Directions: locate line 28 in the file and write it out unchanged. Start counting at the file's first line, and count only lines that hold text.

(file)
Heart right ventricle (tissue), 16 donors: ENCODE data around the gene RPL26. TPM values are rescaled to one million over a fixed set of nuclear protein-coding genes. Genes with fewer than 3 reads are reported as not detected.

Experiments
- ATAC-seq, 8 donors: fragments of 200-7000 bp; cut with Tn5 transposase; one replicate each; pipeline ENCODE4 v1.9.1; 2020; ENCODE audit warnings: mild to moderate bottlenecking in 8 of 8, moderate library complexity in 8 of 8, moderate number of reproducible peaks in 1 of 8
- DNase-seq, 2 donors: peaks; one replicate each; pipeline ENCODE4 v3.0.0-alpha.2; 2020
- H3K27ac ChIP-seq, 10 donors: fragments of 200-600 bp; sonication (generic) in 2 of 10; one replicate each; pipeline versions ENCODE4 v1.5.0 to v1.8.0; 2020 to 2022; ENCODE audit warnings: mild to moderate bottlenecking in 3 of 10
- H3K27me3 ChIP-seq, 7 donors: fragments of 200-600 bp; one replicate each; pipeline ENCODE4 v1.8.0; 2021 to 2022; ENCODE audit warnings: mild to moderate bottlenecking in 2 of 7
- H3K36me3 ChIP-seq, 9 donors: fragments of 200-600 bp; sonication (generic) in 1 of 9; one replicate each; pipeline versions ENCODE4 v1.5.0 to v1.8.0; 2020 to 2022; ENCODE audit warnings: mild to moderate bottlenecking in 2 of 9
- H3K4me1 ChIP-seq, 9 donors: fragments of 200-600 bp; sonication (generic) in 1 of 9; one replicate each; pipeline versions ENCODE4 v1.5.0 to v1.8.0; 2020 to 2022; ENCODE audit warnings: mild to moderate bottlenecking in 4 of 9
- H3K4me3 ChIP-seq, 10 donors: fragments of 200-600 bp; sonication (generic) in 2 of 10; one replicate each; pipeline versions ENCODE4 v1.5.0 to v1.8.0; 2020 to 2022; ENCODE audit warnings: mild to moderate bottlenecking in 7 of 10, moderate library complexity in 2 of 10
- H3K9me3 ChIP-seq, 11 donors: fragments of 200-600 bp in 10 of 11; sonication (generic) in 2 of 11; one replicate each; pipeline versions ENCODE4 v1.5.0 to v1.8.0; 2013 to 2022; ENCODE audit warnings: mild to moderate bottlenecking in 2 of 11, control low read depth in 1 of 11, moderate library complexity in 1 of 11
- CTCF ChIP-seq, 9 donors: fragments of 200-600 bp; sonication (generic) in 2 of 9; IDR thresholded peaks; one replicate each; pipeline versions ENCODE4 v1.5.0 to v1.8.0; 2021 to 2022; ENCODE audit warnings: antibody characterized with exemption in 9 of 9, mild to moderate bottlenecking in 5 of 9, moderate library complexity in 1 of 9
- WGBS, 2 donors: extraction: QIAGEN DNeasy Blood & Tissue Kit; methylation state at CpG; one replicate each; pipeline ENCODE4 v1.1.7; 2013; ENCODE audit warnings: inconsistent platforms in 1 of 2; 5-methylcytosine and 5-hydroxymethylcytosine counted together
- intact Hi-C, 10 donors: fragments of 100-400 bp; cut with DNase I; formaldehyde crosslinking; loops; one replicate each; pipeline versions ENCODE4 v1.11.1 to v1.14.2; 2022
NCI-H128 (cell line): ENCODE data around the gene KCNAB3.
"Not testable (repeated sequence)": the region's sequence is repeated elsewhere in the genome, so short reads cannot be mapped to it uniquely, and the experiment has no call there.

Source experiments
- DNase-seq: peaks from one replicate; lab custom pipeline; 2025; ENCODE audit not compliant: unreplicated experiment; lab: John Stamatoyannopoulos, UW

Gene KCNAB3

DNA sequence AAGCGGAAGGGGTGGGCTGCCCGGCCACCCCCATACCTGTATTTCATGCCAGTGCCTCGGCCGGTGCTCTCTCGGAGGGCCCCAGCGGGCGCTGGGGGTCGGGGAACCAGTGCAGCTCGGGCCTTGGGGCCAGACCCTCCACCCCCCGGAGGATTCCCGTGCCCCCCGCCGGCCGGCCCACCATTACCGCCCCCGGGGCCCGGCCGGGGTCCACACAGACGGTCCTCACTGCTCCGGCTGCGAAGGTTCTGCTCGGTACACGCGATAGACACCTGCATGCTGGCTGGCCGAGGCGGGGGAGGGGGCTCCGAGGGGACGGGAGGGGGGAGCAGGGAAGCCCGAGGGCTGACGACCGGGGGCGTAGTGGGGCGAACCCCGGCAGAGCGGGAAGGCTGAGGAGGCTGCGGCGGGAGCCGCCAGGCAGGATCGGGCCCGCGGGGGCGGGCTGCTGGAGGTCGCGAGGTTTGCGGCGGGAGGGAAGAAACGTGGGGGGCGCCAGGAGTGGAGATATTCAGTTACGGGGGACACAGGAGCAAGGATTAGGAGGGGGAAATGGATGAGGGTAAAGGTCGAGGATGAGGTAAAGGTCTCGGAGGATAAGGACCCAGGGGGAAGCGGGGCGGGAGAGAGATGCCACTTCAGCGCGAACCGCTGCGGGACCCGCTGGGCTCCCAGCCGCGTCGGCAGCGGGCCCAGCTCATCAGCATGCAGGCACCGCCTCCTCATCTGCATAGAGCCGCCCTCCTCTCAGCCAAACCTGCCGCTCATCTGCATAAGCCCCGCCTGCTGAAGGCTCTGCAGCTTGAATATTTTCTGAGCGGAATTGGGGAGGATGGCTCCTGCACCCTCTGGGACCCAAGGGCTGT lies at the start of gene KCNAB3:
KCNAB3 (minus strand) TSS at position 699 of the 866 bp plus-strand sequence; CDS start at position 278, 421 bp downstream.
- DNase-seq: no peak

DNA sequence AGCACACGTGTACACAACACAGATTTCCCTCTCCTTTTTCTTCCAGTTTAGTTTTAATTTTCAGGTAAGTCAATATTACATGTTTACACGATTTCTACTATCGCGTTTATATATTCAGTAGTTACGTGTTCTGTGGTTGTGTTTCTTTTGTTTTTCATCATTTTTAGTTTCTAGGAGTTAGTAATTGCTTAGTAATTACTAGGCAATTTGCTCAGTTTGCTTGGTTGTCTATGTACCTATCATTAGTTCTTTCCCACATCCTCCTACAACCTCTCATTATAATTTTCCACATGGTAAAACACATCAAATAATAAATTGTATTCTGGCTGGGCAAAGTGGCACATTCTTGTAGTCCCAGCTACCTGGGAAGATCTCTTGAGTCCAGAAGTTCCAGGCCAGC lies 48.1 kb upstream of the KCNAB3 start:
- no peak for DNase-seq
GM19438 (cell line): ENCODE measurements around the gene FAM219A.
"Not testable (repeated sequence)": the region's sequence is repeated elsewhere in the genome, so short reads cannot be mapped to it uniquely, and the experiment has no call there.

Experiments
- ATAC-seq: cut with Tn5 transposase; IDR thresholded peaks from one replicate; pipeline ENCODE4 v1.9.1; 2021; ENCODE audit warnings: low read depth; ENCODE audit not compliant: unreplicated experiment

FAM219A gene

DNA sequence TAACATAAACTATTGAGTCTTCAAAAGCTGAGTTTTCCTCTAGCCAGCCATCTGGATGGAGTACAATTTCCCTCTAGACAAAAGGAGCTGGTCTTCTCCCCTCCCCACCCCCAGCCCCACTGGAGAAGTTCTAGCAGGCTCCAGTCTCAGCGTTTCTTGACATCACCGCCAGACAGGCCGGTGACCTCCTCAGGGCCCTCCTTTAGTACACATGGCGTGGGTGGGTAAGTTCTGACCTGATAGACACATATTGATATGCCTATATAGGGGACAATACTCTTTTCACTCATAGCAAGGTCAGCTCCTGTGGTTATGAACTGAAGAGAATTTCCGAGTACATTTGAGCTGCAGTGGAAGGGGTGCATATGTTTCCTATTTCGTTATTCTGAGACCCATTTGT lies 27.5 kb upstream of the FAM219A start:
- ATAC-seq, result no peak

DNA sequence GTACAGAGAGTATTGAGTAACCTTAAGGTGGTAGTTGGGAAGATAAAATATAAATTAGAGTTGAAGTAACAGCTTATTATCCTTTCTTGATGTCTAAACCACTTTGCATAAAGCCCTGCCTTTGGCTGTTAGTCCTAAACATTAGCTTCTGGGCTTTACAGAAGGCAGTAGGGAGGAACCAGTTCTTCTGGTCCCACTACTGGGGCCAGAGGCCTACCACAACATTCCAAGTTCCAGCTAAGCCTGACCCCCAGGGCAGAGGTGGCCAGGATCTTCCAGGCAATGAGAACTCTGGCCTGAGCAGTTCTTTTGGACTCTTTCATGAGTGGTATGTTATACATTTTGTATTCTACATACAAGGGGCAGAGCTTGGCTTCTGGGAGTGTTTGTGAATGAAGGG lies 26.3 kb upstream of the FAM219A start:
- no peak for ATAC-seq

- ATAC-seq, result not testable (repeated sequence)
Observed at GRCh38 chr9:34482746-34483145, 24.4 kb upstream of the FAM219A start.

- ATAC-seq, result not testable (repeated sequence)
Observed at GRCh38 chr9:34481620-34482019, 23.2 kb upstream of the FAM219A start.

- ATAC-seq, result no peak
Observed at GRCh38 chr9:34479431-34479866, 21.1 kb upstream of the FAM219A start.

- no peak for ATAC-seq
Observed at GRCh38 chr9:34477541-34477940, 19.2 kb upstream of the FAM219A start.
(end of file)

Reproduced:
FAM219A gene